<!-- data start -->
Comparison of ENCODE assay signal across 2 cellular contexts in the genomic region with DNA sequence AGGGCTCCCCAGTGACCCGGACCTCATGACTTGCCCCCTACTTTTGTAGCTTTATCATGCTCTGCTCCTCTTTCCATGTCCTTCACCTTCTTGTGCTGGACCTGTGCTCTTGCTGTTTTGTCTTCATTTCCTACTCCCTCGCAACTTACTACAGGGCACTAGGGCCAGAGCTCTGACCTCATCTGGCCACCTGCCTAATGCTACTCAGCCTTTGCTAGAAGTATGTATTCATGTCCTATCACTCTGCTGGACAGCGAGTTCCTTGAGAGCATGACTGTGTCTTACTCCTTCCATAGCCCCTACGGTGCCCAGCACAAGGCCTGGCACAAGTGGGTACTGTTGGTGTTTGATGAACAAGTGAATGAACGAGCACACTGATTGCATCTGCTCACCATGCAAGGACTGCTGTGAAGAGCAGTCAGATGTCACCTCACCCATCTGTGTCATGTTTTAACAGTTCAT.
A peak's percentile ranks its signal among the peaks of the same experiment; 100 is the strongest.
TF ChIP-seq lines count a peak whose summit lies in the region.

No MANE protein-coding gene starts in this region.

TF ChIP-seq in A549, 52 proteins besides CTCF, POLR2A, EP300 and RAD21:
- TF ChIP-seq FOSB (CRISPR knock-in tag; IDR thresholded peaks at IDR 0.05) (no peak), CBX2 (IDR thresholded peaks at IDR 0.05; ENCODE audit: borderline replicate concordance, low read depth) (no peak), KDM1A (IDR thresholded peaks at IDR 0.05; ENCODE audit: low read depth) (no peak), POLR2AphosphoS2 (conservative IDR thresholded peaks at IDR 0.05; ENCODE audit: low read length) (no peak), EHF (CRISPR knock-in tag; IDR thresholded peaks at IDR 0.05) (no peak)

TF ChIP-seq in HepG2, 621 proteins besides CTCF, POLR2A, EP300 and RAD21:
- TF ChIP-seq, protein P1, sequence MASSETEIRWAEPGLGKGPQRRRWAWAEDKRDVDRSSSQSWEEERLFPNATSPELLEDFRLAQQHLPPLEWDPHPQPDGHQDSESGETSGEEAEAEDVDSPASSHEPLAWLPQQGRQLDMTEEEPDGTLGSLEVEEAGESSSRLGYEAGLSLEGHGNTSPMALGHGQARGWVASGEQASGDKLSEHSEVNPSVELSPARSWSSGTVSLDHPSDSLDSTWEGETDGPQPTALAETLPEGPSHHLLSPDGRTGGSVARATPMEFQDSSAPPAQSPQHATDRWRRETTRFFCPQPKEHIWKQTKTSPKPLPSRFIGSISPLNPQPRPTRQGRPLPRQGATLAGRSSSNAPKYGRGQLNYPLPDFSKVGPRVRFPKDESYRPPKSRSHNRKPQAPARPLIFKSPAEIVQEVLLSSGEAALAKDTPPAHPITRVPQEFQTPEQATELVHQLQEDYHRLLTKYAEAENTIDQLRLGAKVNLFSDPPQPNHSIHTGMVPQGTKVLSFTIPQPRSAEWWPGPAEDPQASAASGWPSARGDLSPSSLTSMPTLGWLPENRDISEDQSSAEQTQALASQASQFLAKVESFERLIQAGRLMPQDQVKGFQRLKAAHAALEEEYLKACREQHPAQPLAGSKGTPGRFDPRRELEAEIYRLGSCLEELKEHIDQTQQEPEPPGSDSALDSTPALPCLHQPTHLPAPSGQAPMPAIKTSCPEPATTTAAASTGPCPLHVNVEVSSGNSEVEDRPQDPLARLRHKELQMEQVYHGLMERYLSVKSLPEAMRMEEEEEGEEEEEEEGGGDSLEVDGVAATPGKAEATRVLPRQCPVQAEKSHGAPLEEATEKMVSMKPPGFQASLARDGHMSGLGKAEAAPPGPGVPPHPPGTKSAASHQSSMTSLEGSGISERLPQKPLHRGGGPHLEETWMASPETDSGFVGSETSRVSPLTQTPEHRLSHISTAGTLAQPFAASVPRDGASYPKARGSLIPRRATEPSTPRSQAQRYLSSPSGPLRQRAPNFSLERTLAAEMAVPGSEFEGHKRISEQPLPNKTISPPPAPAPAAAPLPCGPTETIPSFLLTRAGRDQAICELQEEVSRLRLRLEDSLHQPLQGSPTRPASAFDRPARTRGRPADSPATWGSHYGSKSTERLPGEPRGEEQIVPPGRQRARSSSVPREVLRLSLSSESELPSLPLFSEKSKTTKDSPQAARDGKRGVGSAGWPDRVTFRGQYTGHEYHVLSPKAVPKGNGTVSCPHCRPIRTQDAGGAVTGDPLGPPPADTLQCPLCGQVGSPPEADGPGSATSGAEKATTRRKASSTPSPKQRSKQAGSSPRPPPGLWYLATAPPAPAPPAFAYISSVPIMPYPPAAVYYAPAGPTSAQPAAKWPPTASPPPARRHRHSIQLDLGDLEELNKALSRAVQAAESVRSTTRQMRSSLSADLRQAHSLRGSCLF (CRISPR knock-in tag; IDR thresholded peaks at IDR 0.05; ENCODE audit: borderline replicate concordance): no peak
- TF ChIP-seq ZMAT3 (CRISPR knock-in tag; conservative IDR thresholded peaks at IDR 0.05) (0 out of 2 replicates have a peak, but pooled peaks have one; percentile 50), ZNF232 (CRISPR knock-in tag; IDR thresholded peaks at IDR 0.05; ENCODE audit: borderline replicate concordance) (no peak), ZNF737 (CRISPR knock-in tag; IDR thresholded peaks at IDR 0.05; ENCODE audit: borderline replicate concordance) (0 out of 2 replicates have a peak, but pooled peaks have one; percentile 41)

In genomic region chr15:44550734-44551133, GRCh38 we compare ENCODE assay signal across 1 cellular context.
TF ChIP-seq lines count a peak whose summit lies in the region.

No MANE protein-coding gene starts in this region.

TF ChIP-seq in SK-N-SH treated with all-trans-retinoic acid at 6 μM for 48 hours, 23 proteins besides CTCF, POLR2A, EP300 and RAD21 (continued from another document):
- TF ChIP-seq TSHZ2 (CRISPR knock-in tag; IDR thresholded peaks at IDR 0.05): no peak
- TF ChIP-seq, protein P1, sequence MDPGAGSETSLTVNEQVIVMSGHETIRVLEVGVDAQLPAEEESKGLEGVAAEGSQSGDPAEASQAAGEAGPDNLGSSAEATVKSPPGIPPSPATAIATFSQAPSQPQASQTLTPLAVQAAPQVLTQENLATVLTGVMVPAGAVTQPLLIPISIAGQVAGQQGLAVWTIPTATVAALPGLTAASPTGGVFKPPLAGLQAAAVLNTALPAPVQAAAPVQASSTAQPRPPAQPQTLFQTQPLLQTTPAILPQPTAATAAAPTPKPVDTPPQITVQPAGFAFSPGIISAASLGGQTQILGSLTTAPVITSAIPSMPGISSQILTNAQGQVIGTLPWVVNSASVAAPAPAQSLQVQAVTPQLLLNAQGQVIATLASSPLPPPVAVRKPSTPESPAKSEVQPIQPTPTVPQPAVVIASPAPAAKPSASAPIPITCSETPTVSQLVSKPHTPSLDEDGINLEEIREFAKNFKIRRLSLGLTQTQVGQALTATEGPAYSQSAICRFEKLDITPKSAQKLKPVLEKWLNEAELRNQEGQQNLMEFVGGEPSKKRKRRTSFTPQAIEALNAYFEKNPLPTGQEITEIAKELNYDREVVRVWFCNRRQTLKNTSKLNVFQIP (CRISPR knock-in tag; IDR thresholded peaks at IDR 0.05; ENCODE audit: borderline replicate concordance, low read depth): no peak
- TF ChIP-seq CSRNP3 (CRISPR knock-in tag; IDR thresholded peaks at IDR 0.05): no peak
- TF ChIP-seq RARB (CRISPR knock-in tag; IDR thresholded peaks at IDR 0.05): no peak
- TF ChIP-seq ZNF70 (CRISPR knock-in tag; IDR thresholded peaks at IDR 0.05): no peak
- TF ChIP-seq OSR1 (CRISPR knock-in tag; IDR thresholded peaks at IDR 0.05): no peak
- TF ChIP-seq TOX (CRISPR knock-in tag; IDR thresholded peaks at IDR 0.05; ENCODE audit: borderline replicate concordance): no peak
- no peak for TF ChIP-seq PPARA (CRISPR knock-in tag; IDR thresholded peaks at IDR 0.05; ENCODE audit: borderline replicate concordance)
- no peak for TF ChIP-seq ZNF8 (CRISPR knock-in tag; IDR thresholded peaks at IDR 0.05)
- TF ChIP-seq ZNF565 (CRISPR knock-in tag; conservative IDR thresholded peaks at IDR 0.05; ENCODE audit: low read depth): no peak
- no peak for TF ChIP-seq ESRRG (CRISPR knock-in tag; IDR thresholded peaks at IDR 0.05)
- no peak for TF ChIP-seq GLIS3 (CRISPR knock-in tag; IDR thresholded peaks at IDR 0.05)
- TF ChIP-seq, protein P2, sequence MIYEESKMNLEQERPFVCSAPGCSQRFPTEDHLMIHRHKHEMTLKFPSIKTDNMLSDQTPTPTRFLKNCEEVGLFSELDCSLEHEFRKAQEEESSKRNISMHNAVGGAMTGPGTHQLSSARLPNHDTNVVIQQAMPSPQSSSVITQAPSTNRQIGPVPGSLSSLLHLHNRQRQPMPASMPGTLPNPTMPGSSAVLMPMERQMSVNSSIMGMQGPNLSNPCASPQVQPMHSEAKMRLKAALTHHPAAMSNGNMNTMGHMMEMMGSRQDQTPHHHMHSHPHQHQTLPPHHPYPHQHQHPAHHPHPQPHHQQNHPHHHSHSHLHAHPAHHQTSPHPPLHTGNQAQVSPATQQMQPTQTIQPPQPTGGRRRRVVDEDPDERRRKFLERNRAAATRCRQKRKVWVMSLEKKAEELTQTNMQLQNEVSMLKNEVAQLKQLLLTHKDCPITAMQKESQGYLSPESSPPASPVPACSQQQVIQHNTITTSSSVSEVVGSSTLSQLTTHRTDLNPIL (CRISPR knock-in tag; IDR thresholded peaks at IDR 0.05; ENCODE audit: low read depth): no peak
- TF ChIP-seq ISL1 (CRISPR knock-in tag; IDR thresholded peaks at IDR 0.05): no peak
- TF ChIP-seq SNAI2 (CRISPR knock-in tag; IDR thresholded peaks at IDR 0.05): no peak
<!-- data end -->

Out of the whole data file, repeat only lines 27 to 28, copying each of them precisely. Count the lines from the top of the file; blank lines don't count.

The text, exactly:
- TF ChIP-seq ISL1 (CRISPR knock-in tag; IDR thresholded peaks at IDR 0.05): no peak
- TF ChIP-seq SNAI2 (CRISPR knock-in tag; IDR thresholded peaks at IDR 0.05): no peak